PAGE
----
SEC about to propose rules for pymt order flow

NYT DealBook

by Andrew Ross Sorkin, column no link


The S.E.C.’s push for changes is an indirect attack on “payment for order flow,” a long-controversial practice on Wall Street. It allows brokerages like Robinhood to sell the right to execute retail investors’ trades to bigger firms and wholesalers like Citadel Securities, potentially allowing them to profit by betting against less powerful and well-informed players.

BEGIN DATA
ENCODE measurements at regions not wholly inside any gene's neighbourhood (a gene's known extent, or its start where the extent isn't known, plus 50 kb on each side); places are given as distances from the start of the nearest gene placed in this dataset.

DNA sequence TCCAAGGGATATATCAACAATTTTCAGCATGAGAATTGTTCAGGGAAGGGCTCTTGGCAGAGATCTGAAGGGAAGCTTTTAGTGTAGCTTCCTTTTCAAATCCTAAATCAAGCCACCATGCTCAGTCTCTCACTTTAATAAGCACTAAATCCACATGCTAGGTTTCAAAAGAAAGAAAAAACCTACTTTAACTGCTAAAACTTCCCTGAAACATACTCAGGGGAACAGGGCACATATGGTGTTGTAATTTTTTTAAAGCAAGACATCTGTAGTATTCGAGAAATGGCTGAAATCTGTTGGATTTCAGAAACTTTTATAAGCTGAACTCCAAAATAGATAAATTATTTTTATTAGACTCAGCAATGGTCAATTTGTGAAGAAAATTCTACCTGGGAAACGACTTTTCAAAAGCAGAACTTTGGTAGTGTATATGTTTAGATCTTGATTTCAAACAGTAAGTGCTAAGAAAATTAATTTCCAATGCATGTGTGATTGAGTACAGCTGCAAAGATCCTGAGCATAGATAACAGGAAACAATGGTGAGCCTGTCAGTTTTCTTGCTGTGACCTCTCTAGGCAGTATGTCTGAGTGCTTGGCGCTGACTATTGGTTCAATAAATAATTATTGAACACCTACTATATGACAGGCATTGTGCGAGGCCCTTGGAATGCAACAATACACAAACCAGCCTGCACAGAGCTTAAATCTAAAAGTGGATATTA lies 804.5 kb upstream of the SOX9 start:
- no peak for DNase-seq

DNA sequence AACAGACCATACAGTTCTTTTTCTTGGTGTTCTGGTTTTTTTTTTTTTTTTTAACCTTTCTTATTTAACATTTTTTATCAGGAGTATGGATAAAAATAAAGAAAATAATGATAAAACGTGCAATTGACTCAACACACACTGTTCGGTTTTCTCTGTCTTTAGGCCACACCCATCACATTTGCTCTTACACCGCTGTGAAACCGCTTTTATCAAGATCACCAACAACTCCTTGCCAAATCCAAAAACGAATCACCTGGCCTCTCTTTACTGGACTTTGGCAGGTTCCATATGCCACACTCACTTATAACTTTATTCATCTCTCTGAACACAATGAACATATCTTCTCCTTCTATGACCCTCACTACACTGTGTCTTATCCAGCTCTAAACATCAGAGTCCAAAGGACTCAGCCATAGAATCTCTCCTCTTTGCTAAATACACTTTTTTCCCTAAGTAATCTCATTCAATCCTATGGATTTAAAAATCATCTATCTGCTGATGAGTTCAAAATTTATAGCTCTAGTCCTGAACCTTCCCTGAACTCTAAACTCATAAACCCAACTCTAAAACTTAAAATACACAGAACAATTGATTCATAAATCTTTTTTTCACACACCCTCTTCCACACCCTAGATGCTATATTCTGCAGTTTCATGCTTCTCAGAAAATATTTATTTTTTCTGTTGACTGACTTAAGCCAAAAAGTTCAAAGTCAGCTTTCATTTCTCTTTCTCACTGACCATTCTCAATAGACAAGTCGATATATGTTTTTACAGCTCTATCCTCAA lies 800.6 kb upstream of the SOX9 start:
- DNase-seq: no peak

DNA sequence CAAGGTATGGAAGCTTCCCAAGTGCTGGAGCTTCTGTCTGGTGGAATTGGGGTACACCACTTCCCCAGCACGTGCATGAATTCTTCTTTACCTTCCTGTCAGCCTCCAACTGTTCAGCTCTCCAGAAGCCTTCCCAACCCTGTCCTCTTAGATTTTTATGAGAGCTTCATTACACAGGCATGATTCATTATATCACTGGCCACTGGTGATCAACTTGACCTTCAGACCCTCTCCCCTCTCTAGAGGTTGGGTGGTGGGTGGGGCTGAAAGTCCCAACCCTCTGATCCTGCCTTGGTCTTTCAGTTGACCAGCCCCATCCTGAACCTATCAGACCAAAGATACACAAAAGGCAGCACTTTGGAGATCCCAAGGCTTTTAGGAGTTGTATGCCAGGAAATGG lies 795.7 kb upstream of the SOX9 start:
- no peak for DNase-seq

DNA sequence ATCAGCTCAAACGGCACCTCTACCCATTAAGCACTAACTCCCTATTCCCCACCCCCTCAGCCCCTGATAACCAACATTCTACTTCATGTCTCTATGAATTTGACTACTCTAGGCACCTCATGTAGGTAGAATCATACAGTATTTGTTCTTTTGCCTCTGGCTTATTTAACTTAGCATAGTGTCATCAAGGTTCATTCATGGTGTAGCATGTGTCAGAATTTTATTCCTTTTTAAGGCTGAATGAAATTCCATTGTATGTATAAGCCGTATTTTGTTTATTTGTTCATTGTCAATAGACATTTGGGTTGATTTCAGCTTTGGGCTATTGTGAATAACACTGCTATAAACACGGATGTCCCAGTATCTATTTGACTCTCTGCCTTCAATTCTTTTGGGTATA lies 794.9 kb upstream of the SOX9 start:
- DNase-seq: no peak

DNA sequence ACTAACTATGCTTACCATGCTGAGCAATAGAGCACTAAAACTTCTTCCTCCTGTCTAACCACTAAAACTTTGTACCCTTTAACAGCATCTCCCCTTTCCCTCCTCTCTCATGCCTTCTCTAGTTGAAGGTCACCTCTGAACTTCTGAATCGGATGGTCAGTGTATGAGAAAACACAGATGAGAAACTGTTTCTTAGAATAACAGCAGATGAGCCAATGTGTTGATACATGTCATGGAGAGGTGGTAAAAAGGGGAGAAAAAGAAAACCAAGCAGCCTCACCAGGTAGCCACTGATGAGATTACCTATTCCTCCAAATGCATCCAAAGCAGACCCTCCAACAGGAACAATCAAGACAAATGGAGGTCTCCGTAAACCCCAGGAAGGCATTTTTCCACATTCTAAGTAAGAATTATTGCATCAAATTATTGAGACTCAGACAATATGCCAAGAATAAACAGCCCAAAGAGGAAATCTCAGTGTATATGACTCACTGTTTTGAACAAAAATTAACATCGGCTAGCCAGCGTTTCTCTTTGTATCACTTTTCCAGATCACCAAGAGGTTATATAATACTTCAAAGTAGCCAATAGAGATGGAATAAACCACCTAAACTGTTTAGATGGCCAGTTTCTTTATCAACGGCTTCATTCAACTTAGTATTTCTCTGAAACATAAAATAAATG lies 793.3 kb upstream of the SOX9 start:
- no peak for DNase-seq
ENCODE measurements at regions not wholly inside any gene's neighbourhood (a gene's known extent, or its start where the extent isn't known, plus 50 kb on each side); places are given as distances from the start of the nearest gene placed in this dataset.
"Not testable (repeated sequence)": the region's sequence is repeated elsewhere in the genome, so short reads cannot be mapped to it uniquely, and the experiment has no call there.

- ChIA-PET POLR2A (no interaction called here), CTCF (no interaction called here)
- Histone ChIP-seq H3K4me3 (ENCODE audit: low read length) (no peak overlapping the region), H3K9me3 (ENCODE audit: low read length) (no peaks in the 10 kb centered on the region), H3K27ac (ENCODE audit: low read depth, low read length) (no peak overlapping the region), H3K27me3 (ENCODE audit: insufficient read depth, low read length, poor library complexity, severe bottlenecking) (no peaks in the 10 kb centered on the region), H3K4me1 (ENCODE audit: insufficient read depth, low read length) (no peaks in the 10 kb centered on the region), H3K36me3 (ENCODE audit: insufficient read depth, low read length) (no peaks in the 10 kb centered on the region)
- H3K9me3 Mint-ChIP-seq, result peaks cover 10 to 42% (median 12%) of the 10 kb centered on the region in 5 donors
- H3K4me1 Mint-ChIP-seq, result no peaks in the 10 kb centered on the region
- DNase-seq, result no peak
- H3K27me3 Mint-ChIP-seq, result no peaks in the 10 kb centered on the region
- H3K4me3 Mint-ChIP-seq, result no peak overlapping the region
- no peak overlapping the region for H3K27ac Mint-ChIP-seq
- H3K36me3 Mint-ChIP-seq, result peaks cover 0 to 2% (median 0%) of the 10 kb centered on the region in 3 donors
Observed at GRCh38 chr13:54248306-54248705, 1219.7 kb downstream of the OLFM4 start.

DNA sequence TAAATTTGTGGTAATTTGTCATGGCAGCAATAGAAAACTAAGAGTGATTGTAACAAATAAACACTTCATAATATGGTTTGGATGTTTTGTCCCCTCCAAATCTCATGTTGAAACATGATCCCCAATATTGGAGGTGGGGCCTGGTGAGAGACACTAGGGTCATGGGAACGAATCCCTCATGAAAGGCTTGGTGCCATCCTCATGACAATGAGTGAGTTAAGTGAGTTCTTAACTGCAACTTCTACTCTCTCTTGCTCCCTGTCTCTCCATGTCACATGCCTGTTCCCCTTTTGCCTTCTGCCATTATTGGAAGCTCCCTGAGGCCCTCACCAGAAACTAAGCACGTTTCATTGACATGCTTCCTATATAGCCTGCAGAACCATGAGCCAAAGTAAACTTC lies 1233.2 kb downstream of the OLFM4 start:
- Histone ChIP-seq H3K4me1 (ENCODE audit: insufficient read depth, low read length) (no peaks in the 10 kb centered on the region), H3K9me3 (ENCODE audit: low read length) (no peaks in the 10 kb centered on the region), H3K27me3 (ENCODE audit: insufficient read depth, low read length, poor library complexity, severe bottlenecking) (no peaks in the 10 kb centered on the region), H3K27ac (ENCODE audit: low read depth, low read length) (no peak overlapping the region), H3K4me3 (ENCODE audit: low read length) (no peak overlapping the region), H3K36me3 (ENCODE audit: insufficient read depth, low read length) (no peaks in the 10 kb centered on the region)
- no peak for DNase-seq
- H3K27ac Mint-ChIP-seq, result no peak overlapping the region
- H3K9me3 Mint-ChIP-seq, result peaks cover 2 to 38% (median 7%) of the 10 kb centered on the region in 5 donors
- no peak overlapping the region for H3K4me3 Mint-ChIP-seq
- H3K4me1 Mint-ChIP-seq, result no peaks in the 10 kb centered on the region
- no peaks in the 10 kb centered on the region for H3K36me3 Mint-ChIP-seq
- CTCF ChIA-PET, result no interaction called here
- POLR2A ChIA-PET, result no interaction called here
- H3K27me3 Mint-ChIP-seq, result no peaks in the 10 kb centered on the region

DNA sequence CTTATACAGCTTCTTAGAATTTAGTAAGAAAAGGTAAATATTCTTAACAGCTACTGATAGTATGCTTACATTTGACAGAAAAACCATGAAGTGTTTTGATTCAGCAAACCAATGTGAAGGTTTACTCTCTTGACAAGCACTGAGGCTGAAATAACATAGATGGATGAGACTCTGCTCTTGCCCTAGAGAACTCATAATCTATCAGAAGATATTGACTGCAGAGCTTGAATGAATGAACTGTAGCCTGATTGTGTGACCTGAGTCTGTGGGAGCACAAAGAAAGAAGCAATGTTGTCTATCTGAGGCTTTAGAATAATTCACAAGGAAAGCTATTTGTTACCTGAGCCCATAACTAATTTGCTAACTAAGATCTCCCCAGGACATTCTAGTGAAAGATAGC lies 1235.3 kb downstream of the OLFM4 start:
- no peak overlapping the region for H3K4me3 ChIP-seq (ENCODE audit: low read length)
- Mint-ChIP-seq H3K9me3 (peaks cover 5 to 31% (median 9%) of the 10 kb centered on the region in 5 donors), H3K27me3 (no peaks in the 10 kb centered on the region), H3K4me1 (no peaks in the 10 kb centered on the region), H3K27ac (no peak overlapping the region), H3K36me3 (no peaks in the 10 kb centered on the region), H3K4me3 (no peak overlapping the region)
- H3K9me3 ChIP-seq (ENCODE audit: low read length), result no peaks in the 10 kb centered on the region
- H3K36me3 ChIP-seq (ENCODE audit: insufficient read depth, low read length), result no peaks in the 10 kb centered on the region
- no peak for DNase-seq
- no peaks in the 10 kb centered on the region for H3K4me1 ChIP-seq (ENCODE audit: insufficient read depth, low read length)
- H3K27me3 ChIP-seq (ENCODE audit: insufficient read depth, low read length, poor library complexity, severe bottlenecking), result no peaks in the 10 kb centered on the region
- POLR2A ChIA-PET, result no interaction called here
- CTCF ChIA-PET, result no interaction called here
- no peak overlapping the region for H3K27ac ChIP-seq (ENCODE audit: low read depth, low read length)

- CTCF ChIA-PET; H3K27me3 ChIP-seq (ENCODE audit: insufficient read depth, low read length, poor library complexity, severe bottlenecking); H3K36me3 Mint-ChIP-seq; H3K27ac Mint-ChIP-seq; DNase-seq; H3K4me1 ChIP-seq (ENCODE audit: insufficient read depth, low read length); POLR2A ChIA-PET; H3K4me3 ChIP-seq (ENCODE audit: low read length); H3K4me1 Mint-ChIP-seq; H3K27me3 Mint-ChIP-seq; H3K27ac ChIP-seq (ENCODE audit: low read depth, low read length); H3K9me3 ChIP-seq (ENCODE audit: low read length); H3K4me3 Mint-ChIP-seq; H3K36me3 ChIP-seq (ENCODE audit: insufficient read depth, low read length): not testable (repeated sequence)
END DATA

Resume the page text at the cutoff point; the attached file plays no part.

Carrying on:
Many are already grumbling about the prospective changes. Robinhood’s fee-free trading is made possible in great part by revenue from payment for order flow. So while eliminating that practice could restore trust, as DealBook has suggested, brokers would need to develop new business models. (A Robinhood spokeswoman declined to comment.) Some major wholesalers told DealBook that the S.E.C. had refused their input, but the big trading firms argue that the reported fix would only hurt the little guys. “The view is that payment for order flow somehow compromises market integrity, but the evidence shows that retail investors are getting a good deal,” the former S.E.C. chief economist S.P. Kothari told DealBook.

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